“Chickens have always been good to think with. For people in a wide range of fields, chickens have provided a useful, and at times inspiring, focus.” Susan Squier explains in her book a Poultry Science: Chicken Culture,“Diverse types of people have found the chicken weaving its way into their thoughts, dreams, and deeds shaking up the separation of nature and culture and prompting exploration of what it means to be human – and animal (2011, p. 4) .”
The interwoven state of biology and culture in America becomes more clear with a historical understanding of the domestic chicken and its evolutionary relationship development with humans.
When we consider our responsibility to nonhumans, the notion of stewardship is well known. With domesticated chickens and animals how do our responsibilities change when we intentionally created the chicken’s non-human nature to suit us, rather than it (Galusky, 2010)?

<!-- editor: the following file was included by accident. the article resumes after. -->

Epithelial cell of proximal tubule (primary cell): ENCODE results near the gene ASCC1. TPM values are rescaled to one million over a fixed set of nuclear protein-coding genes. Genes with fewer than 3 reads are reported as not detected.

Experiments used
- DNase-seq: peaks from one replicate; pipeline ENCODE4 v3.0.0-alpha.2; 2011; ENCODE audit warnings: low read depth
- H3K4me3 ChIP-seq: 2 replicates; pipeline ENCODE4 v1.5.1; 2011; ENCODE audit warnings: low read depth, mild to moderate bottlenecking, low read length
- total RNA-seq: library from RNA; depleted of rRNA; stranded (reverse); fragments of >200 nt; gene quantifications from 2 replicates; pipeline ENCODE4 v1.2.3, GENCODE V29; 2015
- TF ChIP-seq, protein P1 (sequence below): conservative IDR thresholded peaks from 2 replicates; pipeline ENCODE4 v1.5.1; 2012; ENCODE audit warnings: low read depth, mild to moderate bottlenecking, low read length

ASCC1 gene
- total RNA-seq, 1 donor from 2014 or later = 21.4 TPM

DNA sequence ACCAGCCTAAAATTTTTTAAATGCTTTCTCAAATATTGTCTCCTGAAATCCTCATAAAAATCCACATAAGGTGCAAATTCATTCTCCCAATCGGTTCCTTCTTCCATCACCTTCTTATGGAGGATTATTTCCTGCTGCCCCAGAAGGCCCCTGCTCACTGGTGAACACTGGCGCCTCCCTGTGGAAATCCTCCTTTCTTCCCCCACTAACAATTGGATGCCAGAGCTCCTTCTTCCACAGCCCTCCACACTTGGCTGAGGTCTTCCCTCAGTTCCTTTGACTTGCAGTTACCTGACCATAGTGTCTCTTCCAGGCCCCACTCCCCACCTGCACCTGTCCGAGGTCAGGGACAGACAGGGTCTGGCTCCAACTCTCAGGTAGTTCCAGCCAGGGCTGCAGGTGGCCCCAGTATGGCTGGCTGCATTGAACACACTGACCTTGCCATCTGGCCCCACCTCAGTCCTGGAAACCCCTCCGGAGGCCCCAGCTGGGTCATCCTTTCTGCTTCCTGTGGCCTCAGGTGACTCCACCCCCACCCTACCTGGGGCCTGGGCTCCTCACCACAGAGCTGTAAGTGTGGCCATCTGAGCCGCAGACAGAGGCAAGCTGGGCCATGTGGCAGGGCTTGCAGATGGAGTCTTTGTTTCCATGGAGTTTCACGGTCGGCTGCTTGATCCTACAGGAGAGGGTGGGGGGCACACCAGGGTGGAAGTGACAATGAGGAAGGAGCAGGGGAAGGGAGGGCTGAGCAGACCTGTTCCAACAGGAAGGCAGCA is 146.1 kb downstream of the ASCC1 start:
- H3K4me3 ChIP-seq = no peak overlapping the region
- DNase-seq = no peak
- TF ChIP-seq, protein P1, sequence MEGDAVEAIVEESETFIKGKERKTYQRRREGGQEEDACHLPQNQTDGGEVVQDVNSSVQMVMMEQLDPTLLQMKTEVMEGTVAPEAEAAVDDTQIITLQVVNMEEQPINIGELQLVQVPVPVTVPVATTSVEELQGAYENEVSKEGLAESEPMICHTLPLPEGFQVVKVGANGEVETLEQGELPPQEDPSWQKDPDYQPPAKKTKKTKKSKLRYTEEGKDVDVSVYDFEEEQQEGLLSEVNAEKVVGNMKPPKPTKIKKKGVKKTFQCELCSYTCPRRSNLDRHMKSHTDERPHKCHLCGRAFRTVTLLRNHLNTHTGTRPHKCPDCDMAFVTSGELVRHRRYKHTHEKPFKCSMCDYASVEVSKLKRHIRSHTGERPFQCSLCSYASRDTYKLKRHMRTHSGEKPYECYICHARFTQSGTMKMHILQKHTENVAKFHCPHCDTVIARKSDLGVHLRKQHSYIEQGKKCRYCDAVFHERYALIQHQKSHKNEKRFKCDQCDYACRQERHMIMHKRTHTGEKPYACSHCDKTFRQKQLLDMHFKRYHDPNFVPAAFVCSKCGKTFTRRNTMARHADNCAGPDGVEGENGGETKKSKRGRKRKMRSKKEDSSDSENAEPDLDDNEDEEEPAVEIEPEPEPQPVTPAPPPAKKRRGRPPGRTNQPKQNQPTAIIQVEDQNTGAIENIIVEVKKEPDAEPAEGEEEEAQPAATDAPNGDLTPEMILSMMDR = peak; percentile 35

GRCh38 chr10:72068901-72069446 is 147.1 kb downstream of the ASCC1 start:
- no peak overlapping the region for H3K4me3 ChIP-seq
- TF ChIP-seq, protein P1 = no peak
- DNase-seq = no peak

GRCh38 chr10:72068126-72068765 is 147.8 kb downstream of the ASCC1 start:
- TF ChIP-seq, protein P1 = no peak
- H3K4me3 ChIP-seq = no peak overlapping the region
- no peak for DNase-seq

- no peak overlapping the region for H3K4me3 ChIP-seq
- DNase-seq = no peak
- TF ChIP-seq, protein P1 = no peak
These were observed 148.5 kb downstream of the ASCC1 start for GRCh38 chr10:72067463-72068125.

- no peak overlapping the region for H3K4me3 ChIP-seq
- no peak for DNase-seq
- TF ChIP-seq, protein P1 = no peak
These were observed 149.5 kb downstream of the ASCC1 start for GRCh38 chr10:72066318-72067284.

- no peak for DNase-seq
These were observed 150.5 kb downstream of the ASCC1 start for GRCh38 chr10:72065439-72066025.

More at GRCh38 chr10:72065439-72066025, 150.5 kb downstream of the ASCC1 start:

Dismissing intent, we breed domestic animals to fit and, perhaps, reinforce our human cultural norms and systems. Have we modified chickens to produce protein (and eggs) at the expense of all other traits? Has the chicken become a technology designed to carry out a specific purpose? Is the domestic chicken a living, independent animal? Many times debates about our ethical obligations to care for other life (domesticated animals often are left out) are juxtaposed between natural as good and artificial as bad (Galusky, 2010).
Everything we experience, even outside our homes in “nature”, has been for all practical purposes created by humans. It serves little purpose to consider whether the chicken is natural or artificial. The relevant consideration of domesticated chickens today is what definition of nature remains?
This research paper seeks to shed light on a very interesting history of the domestic chicken and its relationships with humans. We may discover, “the chickens have come home to roost” and you’ll want your Grandma’s Mirro.
This saying, as it is appropriate to note, is comparing a person’s evil or foolish deeds to chickens. If a person does wrong, the “payback” might not be immediate. But at some point, those “chickens” will come home to roost. One has to face the consequences of one’s past actions. In English, the proverb goes back to Chaucer’s ‘Parson’s Tale’ (c 1390), so explains a list of chicken sayings in this creative chicken writing.